Pediatric Syncope Part Deux…Still Fell Out

Buck Kyle MD...AKA pediatric cardiologist extraordinaire... is back to finish up part two of our in-depth look at pediatric syncope and the thirteen causes of sudden cardiac death.  Never feel threatened by the patient with a chief complaint of DFO (done fell out) again!  For the next hour we will cover the rest of the electrical, structural, and miscellaneous conditions that are responsible for V Tach/DFO, which may can ultimately to sudden cardiac death.

Pediatric Syncope and POC Echo Article

Pediatric ECG Cardiomyopathy 8mm Q-wave lead III

ECG of the Week – 27th April 2015

Some old ECG's from my collection for this week. These ECG's are from an 80 yr old female who presented with pre-syncope. The three ECG's were performed over the course of an hour.

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Things to think about

What are the key features of each ECG ?
What the potential causes for the ECG findings ?

ECG of the Week – 20th April 2015 – Interpretation

This week's ECG is form a 73 yr old male who presented to the Emergency Department complaining of 10+ hours of chest pain, sore throat, cough and dysponea. He has an AICD in situ and known cardiomyopathy (EF 25%). Vital signs were within normal limits. 
Check out the comments on our original post here.

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  • Mean ventricular rate 96 bpm
  • Sinus complexes each followed by unifocal ventricular ectopics 
    • Bigeminy
  • Sinus complexes
    • Normal
  • Ventricular ectopics
    • RAD
  • Sinus complexes
    • PR - Normal (~160ms)
    • QRS - Normal (80ms)
    • QT - 400ms (QTc Bazette 380-400 ms)
  • Ventricular complexes
    • QRS - Prolonged (160-180ms)
  • Sinus Complexes
    • ST Elevation lead aVR (2mm)
    • ST Depression leads V2-6
    • Down sloping baseline makes ST segments in the inferior leads difficult to assess
  • Ventricular complexes
    • Appropriate discordant 
  • Bigeminy
  • Diffuse ST depression with ST elevation in lead aVR
The Bigeminy Challenge - 'Seeing the Wood for the Trees'

Multiple PVC's can prove a distraction particularly when trying to assess ST segment change as the PVC's tend to draw the eye. I've used Paint to remove the PVC's from our ECG above and the ST changes in the native complexes are clearly more apparent. You can do this with hard copy ECG's by using bits of paper to cover the PVC's.

PVC's Removed
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What happened ?

The patient remained in bigeminy and the ST segment changes were seen on older ECG's. Prior angiogram showed diffuse multi-vessel disease. The patient troponin was significantly elevated and a repeat angiogram was performed during which the the left circumflex was stented.

References / Further Reading

Life in the Fast Lane

  • Chan TC, Brady WJ, Harrigan RA, Ornato JP, Rosen P. ECG in Emergency Medicine and Acute Care. Elsevier Mosby 2005.

Severe reactions to “Spice” on rise, some associated with drug MAB-CHMINACA



3 out of 5 stars

In vitro and in vivo human metabolism of the synthetic cannabinoid AB-CHMINACA Erratico C et al. Drug Test Analysis 2015 Apr 12 [Epub ahead of print]


The New York Times reported today on the recent dramatic increase in emergency department visits related to use of synthetic cannabinoids (call colloquially, but somewhat inaccurately, “Spice”). This phenomenon has been seen in many states, especially Mississippi, Pennsylvania, and New York.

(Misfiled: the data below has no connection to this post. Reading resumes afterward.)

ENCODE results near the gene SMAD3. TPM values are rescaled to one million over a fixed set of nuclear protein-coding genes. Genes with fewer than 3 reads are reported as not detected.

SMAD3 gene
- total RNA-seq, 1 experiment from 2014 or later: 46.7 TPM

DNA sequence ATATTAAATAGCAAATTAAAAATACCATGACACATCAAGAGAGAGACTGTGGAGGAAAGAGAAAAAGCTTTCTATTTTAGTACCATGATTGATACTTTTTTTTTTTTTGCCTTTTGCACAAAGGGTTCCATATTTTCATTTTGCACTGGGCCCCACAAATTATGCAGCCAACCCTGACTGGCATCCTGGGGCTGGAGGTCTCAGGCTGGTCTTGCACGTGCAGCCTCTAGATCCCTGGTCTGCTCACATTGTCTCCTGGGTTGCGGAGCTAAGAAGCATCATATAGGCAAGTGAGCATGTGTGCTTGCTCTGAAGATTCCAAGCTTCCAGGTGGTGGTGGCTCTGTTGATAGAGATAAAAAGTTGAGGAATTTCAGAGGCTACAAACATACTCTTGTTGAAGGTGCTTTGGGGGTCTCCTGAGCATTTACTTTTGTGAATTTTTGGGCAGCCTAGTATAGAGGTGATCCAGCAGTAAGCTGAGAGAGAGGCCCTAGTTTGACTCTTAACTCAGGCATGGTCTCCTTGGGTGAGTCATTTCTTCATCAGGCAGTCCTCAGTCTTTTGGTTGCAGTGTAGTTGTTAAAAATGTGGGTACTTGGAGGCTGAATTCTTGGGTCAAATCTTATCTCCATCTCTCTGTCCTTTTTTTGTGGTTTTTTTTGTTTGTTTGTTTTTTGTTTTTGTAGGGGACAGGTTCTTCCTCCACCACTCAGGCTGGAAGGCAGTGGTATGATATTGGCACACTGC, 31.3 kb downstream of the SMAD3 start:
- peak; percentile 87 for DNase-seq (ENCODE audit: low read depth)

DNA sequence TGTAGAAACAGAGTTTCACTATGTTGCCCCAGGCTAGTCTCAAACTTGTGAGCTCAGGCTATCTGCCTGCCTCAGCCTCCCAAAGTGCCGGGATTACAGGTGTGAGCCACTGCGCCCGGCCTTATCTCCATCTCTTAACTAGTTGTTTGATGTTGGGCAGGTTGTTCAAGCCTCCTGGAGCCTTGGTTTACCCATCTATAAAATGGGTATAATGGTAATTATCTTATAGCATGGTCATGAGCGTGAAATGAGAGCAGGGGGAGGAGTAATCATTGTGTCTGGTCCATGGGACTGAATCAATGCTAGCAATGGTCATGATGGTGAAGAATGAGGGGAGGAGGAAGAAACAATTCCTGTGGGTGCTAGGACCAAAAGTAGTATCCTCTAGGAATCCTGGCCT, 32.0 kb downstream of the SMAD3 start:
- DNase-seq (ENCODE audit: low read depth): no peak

According to reports, patients often present with agitation, delirium, and hallucinations. Medical complications have included rhabdomyolysis and acute kidney injury, including that of a soldier at Fort Hood.

Preliminary media reports indicate that at least some of these cases may be associated with the synthetic cannabinoid MAB-CHMINACA (also known as ABD-CHMINACA.) This chemical seems to be a strong agonist at the CB-1 receptor, with a reported 10 times the affinity of the synthetic cannabinoid JWH-018.

This paper is mainly concerned with identifying metabolites of the structurally similar compound AB-CHIMINACA with an eye on developing screening tests. However, in their introduction the authors discuss the indazole-carboxamide (INACA) class of synthetic cannabinoids. Adverse effects include:

  • seizures
  • coma
  • agitation
  • altered mental status
  • loss of consciousness
  • dyspnea
  • death

Many INACA chemicals are now classified as schedule I substances by the U.S. Drug Enforcement Administration. At this point, MAB-CHMINACA is not.*

To read the 2014 DEA announcement temporarily classifying MAB-CHMINACA and similar drugs as schedule I, click here.

*The original post erroneously stated that MAB-CHMINACA had been classified as a schedule I substance by the DEA. A tweet from @forensictoxguy informed me that although it has been banned in Louisiana, it is not listed as schedule I on the federal level. To read @forensictoxguy’s take on MAB-CHMINACA on his blog “Dose Makes the Poison,” click here.

Tasty Morsels of EM 047 – Arthrocentesis

As always, this is from the ever expanding google doc on bits and bobs I read and learn from and transfer here for all our learning pleasure.

Reasons to tap a joint

  • fluid for analysis
    • infection
    • crystals
  • drain tense haemarthroses
    • trauma
    • heamophilia (only after factor replacement)
  • evaluate communication with a wound
  • instillation of analgesics (remember you can inject morphine in a joint) or anti-inflammatory agents

Contraindications (pretty much all relative):

  • cellulitis over the joint
  • coagulopathy (but with small needle, it’s well described)
  • prosthetic joint (you really want ortho involved here)


  • Rosen’s 8th Chapter 116

[featured image: CC License, Knee effusion, James Heliman MD, Wikipedia]

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